The Knicks are selling hope for this season with a new head coach and a new point guard. They spent money building around Derrick Rose, Carmelo Anthony and Kristaps Porzingis by signing Joakim Noah and Courtney Lee. If nothing else, the Knicks have a competent starting five, which they couldn’t say in recent years.
Yes, the Knicks have been so bad for so many years that we are now into selling hope and competence. That’s how low we have set the bar on our “Lovable Losers”. It wasn’t like that during the Pat Riley and Jeff Van Gundy years. It was championship or bust then. After a decade of bad basketball, it’s about hope. It’s a sad commentary on what used to be a proud franchise.
Guess the Knicks need to start somewhere to get back on track.
The Knicks should be a good team. They have a good frontcourt. They have toughness on defense. In a weak Eastern Conference, that’s good enough to be the second-best team in the conference. It’s the Cavaliers and everybody else. Everybody else as in mediocre teams. But there’s a caveat to that. Isn’t that always the case with the Knicks? The caveat is Derrick Rose and Joakim Noah have to be healthy. Rose has been injury-prone, and so has Noah. There was a reason the Bulls were happy to let him go.
Maybe Noah stays healthy, but Rose is a question mark. He has been injured a lot in his career. There’s a good chance it could happen again this year. If Rose is out, the Knicks are screwed. Anthony needs a point guard to work well with for him to flourish. He hasn’t that since Jason Kidd left to be the Nets head coach few years ago. The Knicks haven’t had a good point guard in recent years, so as a result, Anthony and his team struggled.
For the Knicks to get Rose, it shows they are desperate to get a point guard. They know the risk of Rose’s health. They have to do it just to field a good team, and it’s a move no one should quibble. Still, the Knicks have to be cautious on Rose this entire season. They can’t assume he is going to be healthy all year. That would be a mistake.
Tuesday night’s Knicks’ 117-88 blowout loss to the Cavaliers should not be a harbinger of things to come. The NBA defending champions have better skilled players than the Knicks, and they played together for two years while the Knicks are learning how to play together with a new group.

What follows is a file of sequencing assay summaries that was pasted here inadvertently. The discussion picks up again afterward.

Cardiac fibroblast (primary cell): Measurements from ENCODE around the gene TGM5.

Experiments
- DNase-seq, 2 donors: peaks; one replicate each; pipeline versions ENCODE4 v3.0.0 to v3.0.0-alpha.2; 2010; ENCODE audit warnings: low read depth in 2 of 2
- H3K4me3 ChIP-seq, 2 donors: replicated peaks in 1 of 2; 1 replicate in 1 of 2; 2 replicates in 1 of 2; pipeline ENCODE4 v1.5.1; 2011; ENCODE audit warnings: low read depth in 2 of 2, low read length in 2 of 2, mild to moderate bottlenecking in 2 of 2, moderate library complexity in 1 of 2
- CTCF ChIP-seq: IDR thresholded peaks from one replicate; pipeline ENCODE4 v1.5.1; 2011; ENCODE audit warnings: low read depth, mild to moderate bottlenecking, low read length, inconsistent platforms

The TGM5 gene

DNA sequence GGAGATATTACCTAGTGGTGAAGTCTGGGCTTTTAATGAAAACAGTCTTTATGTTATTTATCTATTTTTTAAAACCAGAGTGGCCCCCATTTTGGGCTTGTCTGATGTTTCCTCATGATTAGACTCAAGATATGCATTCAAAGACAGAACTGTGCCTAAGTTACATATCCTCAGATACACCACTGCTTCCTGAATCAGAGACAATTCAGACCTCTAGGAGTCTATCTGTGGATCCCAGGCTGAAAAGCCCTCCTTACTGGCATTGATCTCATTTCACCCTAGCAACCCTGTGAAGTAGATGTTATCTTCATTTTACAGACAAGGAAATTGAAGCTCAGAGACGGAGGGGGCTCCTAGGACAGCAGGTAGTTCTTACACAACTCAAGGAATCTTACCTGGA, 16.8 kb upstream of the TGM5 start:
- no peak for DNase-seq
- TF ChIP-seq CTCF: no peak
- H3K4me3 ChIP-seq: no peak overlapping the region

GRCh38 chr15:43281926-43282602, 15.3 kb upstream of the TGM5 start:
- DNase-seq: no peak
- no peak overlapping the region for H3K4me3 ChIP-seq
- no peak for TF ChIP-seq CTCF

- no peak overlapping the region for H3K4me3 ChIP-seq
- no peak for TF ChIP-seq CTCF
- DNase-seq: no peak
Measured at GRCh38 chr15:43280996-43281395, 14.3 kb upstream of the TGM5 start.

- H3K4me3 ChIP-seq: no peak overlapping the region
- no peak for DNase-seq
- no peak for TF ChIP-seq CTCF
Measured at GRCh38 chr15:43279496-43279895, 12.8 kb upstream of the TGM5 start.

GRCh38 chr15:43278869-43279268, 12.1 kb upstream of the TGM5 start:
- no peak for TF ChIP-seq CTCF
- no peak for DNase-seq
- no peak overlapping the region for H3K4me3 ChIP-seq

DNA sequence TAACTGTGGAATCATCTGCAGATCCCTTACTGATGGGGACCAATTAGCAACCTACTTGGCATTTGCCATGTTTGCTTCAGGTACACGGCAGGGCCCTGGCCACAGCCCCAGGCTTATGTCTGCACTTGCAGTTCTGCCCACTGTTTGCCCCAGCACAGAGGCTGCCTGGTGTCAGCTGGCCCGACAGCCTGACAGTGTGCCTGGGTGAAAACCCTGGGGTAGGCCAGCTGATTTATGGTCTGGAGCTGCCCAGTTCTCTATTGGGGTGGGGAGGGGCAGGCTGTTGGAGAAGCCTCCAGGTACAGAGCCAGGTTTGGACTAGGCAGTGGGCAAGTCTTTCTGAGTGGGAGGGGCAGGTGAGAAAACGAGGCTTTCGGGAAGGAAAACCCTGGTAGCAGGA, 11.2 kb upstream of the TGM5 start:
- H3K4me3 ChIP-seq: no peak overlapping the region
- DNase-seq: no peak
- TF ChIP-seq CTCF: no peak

This Knicks team needs to be in the level of being championship contenders every year. They need to be in the class of the Cavaliers, Spurs and Warriors. That’s how a team should be measured as a success. Making the playoffs should not be a goal. It shouldn’t be accepted as an achievement by the Knicks players, management and Knicks fans. Not when the team currently has a 43-year-old championship drought.
I used to call the Knicks as the Cubs of the NBA, but it sure appears the Cubs are going to snap their 108-year-old championship drought. If not this year, but real soon. No one can say the same for the Knicks. I would compare the Knicks to the NFL’s Detroit Lions. Both franchises seem content with being mediocre rather than trying to be great. Both teams pay lip service to talk about championship when in reality, it’s not that.
For the Knicks to have a successful year, they need to go to the Eastern Conference finals. That’s something to build around. There’s where hope exists. Getting to the playoffs should do nothing. It remains to be seen how good the Knicks are. It would be nice if they started playing defense. They haven’t played defense in a decade, which is why they have become a NBA laughingstock. Playing defense would be a step in the right direction.
The Knicks need to focus on doing the little things before they can achieve higher goals. That means playing defense and being watchable. No more mailing it in. Time to show some fight.
If the Knicks can do that, they have something.
Selling hope and making offseason moves are nice, but it’s about doing something on the court.
The Knicks need to have better goals than that.
Getting to the Eastern Conference Finals is a start.
Anything short of that mark, it’s the same old Knicks.